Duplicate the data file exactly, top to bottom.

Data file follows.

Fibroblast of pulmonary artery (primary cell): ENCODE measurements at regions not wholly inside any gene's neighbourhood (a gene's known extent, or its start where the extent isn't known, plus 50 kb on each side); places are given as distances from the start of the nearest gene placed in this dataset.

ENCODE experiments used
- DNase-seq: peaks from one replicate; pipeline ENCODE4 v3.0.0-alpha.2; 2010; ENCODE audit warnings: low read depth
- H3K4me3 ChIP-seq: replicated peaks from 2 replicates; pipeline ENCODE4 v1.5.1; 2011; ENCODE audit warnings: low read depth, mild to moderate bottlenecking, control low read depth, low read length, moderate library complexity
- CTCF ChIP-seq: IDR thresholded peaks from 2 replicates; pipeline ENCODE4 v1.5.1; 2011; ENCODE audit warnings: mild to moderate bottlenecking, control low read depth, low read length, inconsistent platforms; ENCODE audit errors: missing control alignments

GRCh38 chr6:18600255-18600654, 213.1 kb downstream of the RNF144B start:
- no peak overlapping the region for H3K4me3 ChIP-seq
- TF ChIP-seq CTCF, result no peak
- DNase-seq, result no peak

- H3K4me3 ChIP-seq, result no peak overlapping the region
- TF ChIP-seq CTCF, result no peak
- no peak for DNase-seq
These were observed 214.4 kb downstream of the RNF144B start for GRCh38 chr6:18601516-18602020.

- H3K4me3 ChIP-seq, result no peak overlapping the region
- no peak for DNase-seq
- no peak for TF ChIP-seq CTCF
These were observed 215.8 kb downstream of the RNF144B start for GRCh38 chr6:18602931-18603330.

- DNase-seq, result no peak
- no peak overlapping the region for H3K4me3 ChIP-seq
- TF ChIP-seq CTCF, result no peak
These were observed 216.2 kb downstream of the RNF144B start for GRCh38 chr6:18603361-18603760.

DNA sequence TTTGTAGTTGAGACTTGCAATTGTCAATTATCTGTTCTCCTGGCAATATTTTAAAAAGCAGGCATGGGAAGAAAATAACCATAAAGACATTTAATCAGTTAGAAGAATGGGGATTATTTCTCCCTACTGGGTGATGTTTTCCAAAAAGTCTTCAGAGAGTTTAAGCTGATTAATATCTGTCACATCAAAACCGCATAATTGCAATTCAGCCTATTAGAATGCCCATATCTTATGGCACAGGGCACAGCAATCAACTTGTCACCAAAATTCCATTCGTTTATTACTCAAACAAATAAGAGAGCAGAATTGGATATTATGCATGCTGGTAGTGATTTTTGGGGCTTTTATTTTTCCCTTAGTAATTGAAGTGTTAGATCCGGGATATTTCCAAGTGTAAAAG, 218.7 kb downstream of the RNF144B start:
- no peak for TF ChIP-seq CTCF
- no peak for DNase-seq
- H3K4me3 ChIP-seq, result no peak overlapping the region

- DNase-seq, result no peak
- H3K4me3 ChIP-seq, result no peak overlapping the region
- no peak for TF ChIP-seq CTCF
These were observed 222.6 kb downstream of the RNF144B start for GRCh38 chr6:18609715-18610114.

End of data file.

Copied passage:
Fibroblast of pulmonary artery (primary cell): ENCODE measurements at regions not wholly inside any gene's neighbourhood (a gene's known extent, or its start where the extent isn't known, plus 50 kb on each side); places are given as distances from the start of the nearest gene placed in this dataset.

ENCODE experiments used
- DNase-seq: peaks from one replicate; pipeline ENCODE4 v3.0.0-alpha.2; 2010; ENCODE audit warnings: low read depth
- H3K4me3 ChIP-seq: replicated peaks from 2 replicates; pipeline ENCODE4 v1.5.1; 2011; ENCODE audit warnings: low read depth, mild to moderate bottlenecking, control low read depth, low read length, moderate library complexity
- CTCF ChIP-seq: IDR thresholded peaks from 2 replicates; pipeline ENCODE4 v1.5.1; 2011; ENCODE audit warnings: mild to moderate bottlenecking, control low read depth, low read length, inconsistent platforms; ENCODE audit errors: missing control alignments

GRCh38 chr6:18600255-18600654, 213.1 kb downstream of the RNF144B start:
- no peak overlapping the region for H3K4me3 ChIP-seq
- TF ChIP-seq CTCF, result no peak
- DNase-seq, result no peak

- H3K4me3 ChIP-seq, result no peak overlapping the region
- TF ChIP-seq CTCF, result no peak
- no peak for DNase-seq
These were observed 214.4 kb downstream of the RNF144B start for GRCh38 chr6:18601516-18602020.

- H3K4me3 ChIP-seq, result no peak overlapping the region
- no peak for DNase-seq
- no peak for TF ChIP-seq CTCF
These were observed 215.8 kb downstream of the RNF144B start for GRCh38 chr6:18602931-18603330.

- DNase-seq, result no peak
- no peak overlapping the region for H3K4me3 ChIP-seq
- TF ChIP-seq CTCF, result no peak
These were observed 216.2 kb downstream of the RNF144B start for GRCh38 chr6:18603361-18603760.

DNA sequence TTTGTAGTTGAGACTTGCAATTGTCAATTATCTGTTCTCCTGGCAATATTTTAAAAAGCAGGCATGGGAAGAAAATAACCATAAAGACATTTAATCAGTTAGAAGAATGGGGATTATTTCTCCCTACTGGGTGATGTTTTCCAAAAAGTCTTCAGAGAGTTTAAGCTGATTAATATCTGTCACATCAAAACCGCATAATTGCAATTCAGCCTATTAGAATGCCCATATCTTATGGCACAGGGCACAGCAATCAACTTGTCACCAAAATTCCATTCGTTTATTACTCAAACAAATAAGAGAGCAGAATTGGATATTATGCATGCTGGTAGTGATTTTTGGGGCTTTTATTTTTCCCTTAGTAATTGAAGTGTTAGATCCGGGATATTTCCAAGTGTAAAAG, 218.7 kb downstream of the RNF144B start:
- no peak for TF ChIP-seq CTCF
- no peak for DNase-seq
- H3K4me3 ChIP-seq, result no peak overlapping the region

- DNase-seq, result no peak
- H3K4me3 ChIP-seq, result no peak overlapping the region
- no peak for TF ChIP-seq CTCF
These were observed 222.6 kb downstream of the RNF144B start for GRCh38 chr6:18609715-18610114.